TOMKINVILLE, Guysborough County1 This settlement is located about three miles west of the head of Chedabucto Bay on the eastern shore of Nova Scotia. It may have been named after Rev. Dr. J. J. Tompkins, a Roman Catholic priest and educator who was stationed at Canso in the late 1920's, was active in social reform and adult education and died in May, 1953. The settlement probably began in the mid 19th century. Lumbering is the basic industry.
TORBAY, Guysborough County1 This settlement is located on Webber Cove on the west side of Tor Bay, on the eastern shore of Nova Scotia. The Indian name for Torbay was Taboosimkak, "having two branches," or Tabooesimkek, "two in company picking berries." "Tor" is a Scottish word for rock or pinnacle. The bay was probably named after Tor Bay on the south east coast of England. This may have been the Savalette Harbour which Champlain named after a Basque ship master he found fishing here. In 1699 Villebon referred to the bay as Torbe. William and Richard Gammon were among the earliest settlers, having had land laid out to them in 1803. By November, 1816, they had three houses and three barns on the land and about thirty acres cleared. A new school-house was built in 1866. The Anglican Church of the Good Shepherd was consecrated August 3, 1905. A new Methodist Church was dedicated in March, 1923. A postal way office was in operation from 1864 to 1866. By 1877 a Post Office had been set up. A submarine telegraph cable was laid from Tor Bay to Rye Beach, New Hampshire in 1874, and in September, 1875, the cable to Europe was opened for service. The terminus was at Faraday Station, so named after the cable ship. Later the cable was relanded at Halifax, the station moved in 1887 and the Faraday station was abandoned. Fishing is the main industry. Population in 1956 was 83.
TOR BAY, Guysborough County2 Tor is Scottish for Rock or Pinnacle. This place was named by the early English mariners after Tor Bay on the south east coast of England. The Indian name was "Tabooesimkek," meaning "two in company picking berries." (This is where "Tabusintac, N. B.," gets its name.)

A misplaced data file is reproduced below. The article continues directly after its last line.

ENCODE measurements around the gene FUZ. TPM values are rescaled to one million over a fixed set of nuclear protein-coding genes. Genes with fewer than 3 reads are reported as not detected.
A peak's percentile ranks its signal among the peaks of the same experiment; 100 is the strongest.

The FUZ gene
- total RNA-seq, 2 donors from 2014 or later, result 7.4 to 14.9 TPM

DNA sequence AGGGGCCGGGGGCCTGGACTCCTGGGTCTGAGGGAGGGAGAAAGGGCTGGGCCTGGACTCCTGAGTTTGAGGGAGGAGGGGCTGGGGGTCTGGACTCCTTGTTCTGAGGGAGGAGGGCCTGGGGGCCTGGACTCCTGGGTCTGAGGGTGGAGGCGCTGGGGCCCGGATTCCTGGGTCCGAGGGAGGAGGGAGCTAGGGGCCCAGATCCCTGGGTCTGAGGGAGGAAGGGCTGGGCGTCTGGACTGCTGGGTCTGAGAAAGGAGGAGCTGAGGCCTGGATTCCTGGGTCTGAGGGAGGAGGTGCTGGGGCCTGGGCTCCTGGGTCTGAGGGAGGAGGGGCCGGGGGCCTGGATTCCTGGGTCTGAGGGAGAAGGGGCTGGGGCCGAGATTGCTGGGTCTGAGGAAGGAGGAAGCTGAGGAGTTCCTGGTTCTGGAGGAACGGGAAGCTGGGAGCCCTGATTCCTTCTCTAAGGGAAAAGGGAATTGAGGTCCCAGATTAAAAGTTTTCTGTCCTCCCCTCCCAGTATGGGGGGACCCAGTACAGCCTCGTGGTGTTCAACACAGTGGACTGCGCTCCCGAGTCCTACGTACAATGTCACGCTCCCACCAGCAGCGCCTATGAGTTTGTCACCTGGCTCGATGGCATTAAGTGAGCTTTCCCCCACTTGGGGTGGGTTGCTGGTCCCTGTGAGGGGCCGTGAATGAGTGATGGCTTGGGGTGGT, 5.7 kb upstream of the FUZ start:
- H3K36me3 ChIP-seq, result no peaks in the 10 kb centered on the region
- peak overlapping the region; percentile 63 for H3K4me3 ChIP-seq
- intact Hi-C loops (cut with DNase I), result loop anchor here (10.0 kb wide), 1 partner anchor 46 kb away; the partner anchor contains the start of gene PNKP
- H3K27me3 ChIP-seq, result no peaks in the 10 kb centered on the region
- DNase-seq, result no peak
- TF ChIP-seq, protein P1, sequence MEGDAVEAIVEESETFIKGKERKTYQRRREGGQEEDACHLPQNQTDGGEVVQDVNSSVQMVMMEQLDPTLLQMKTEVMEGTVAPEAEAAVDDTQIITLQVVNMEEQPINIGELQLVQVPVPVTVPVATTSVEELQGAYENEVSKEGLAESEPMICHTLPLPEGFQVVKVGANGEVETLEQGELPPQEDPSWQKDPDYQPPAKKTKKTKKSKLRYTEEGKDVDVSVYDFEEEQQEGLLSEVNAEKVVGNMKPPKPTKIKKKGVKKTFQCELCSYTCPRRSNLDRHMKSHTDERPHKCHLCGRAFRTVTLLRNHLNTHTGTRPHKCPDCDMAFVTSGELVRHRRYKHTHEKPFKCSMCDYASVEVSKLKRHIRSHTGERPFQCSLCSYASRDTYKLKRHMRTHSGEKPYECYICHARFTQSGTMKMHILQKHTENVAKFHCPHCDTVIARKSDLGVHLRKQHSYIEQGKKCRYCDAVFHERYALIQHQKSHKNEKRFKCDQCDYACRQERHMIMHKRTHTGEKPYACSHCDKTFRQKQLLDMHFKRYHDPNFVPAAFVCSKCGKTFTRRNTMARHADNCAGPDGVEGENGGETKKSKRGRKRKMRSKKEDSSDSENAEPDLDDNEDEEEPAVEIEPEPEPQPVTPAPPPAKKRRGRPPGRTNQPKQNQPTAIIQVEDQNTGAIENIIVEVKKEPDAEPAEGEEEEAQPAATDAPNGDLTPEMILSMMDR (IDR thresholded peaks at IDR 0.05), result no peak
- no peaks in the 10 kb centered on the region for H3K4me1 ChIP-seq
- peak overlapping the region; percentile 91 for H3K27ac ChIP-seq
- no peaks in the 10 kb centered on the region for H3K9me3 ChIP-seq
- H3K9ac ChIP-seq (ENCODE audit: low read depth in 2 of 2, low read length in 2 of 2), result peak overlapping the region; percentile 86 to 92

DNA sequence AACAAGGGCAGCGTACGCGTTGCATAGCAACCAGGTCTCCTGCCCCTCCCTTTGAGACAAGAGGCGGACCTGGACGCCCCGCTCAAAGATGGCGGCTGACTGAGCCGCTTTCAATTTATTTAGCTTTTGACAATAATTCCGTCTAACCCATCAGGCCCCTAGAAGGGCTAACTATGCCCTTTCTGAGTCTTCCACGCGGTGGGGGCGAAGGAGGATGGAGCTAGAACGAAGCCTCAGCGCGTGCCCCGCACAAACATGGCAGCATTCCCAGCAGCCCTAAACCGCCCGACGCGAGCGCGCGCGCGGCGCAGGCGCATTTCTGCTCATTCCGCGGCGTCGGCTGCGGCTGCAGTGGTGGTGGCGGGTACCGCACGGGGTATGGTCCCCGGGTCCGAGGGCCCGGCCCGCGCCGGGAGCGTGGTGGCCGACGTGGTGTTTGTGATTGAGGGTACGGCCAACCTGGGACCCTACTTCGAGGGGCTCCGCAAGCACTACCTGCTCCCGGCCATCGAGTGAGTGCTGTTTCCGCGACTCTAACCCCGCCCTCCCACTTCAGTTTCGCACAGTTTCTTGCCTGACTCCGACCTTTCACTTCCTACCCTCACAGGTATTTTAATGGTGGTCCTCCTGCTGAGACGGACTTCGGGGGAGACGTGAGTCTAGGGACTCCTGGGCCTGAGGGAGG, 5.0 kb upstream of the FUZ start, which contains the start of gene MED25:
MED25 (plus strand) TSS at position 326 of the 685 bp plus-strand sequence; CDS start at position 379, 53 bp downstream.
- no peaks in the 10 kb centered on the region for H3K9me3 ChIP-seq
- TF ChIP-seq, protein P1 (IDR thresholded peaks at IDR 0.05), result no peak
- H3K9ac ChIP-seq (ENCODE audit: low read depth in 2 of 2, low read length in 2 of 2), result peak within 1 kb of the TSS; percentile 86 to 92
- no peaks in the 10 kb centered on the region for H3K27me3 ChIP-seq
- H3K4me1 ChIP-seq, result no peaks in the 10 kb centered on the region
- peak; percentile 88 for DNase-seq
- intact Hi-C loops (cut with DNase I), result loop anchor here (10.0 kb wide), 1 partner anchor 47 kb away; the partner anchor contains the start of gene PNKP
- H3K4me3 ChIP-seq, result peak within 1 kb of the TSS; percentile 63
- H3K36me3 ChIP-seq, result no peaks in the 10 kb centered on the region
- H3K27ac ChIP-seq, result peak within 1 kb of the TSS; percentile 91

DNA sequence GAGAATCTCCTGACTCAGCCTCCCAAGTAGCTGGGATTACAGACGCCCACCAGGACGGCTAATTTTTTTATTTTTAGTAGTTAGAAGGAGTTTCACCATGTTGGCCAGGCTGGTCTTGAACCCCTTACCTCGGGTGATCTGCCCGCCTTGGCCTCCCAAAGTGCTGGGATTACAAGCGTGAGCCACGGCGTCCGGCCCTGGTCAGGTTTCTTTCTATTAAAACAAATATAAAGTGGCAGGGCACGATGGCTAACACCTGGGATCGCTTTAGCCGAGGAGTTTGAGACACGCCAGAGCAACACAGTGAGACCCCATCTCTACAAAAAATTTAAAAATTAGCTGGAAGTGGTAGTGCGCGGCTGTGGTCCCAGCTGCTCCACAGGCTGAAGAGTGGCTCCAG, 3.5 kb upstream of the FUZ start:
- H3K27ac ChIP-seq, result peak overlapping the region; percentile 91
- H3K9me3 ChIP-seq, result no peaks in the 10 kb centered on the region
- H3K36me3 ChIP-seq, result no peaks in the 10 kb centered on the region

TRACADIE ROAD, Guysborough County1 This community stretches along the main highway between Guysborough and Tracadie north of Milford Haven, in eastern Nova Scotia, and is so named because it is on the road to Tracadie, or the Tracadie Road. From North to South, the lots were granted to Hibbert McPherson, Andrew Hall and James Hall in 1825; to John Phelan, John Reddy, Michael Keddy and Patrick Mahar and Matthew Heaton in 1829 and to Alvarus Atwater, two lots in 1828. The first three were settled on the land by 1824, having had surveys made during the term of Governor Dalhousie. The 1829 grantees settled on their land about the time that warrants of survey were issued in 1820. Farming and lumbering are the basic industries.
TRAFALGAR, Guysborough County1 This settlement is located on the West River St. Mary's in the northwest corner of Guysborough County, in eastern Nova Scotia. Joseph Langley, a native of Virginia, and a veteran of the American Revolutionary War, resident in Nova Scotia since 1783, came here about 1810 and took charge of a house for the accommodation of travelers near the St. Mary's River Bridge. In February, 1813, he petitioned for a five hundred acre grant including the land on which he was settled. In June, 1813, he was forced to leave and live with relatives elsewhere since floods had destroyed his crops and the winter cold had killed his livestock. John Nelson Dunn arrived about 1855 and built a sawmill. On September 20, 1858 he received a 500 acre grant of land. He evidently dropped his last name and became John Nelson so that when the Earl of Mulgrave, Captain Chearnley, and other officers came from Halifax on a hunting expedition, they named the settlement "Trafalgar" because the chief proprietor of the hotel was a Nelson. On July 1, 1865, a Postal Way office was established at Trafalgar, Great Eastern Road, with John Nelson as postmaster. Lumbering is the basic industry in the area.